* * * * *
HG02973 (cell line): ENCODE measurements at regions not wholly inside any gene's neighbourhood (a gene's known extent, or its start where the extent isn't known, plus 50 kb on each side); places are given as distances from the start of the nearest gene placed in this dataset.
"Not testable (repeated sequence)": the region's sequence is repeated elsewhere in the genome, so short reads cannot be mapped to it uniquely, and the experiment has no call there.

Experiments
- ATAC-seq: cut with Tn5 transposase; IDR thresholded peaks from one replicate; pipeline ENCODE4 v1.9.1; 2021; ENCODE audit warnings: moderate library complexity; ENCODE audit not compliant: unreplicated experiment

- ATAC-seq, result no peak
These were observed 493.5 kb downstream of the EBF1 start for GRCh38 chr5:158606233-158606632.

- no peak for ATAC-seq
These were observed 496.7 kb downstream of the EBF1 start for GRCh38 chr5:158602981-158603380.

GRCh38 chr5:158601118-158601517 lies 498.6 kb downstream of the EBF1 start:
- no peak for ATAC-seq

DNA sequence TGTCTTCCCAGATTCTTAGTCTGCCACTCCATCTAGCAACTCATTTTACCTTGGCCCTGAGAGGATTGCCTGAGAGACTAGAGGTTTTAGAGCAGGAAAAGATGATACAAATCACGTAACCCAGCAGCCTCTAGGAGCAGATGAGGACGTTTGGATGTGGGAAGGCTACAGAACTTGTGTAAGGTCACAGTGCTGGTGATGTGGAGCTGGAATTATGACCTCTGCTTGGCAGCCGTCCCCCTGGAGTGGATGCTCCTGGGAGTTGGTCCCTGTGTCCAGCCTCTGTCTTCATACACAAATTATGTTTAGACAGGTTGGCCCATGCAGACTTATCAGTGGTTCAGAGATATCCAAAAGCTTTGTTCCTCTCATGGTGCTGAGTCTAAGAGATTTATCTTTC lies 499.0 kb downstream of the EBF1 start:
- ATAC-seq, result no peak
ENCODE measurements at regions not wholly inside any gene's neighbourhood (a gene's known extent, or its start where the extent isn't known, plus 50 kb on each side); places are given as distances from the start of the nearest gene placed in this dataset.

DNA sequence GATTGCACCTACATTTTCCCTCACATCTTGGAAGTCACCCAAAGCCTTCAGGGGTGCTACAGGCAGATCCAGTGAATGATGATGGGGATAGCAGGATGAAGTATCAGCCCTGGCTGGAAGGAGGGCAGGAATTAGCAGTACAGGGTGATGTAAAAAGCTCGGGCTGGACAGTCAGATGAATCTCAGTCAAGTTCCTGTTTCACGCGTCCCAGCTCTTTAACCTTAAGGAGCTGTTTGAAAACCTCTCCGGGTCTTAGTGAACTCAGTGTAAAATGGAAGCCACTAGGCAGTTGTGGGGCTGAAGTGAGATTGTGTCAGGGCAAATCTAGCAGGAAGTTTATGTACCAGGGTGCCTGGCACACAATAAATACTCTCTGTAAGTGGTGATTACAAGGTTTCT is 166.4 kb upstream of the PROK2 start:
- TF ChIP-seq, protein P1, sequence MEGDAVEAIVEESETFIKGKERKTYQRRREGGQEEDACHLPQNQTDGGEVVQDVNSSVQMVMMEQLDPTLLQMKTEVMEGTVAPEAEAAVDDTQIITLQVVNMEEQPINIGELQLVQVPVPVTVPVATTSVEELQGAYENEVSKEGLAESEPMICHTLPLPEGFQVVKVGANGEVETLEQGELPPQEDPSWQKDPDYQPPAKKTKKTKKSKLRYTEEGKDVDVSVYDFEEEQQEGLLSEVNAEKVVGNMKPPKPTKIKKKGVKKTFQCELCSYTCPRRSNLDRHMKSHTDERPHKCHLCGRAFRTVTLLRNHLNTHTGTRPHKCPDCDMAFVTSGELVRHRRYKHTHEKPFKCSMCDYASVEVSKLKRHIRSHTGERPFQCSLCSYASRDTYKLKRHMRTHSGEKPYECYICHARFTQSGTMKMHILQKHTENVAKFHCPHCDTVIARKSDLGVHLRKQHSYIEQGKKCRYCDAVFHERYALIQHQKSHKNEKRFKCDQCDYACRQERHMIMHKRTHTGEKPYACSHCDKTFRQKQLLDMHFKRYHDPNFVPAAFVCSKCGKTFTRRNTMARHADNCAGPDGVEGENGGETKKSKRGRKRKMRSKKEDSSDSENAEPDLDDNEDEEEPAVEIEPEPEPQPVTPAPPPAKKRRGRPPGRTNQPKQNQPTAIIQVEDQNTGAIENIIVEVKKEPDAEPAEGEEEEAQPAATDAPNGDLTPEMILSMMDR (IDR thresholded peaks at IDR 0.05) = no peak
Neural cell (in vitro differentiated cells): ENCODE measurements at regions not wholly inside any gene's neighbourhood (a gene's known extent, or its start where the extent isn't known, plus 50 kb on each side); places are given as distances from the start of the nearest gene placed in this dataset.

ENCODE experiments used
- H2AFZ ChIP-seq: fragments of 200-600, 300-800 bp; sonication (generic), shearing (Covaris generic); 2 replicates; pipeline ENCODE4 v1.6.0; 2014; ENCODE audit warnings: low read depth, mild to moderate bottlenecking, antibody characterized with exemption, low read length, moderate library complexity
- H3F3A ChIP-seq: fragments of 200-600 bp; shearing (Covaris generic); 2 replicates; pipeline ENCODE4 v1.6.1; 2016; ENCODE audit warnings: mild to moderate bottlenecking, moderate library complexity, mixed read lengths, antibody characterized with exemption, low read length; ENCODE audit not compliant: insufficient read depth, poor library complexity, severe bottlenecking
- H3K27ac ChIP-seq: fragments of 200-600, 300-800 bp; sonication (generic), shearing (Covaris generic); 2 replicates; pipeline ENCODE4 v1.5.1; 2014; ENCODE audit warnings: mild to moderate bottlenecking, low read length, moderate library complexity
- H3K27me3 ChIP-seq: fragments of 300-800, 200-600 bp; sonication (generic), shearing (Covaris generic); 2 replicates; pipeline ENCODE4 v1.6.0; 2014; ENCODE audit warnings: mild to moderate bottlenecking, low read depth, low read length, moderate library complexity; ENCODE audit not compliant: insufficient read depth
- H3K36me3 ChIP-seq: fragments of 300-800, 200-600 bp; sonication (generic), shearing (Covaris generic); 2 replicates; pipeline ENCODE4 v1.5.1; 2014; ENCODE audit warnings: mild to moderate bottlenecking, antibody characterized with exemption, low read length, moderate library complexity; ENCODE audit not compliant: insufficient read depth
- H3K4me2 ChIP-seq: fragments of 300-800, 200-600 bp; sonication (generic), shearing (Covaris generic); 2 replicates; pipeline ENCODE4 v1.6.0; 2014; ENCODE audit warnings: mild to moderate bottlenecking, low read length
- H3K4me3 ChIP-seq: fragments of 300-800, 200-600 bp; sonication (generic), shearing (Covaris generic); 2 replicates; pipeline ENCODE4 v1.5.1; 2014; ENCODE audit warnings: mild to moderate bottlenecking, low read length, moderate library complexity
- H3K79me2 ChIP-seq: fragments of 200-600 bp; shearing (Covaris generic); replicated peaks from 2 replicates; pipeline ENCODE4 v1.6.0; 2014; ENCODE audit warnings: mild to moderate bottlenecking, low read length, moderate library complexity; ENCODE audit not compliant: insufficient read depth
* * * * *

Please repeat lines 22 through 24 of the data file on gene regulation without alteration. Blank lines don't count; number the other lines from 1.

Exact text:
- H3K36me3 ChIP-seq: fragments of 300-800, 200-600 bp; sonication (generic), shearing (Covaris generic); 2 replicates; pipeline ENCODE4 v1.5.1; 2014; ENCODE audit warnings: mild to moderate bottlenecking, antibody characterized with exemption, low read length, moderate library complexity; ENCODE audit not compliant: insufficient read depth
- H3K4me2 ChIP-seq: fragments of 300-800, 200-600 bp; sonication (generic), shearing (Covaris generic); 2 replicates; pipeline ENCODE4 v1.6.0; 2014; ENCODE audit warnings: mild to moderate bottlenecking, low read length
- H3K4me3 ChIP-seq: fragments of 300-800, 200-600 bp; sonication (generic), shearing (Covaris generic); 2 replicates; pipeline ENCODE4 v1.5.1; 2014; ENCODE audit warnings: mild to moderate bottlenecking, low read length, moderate library complexity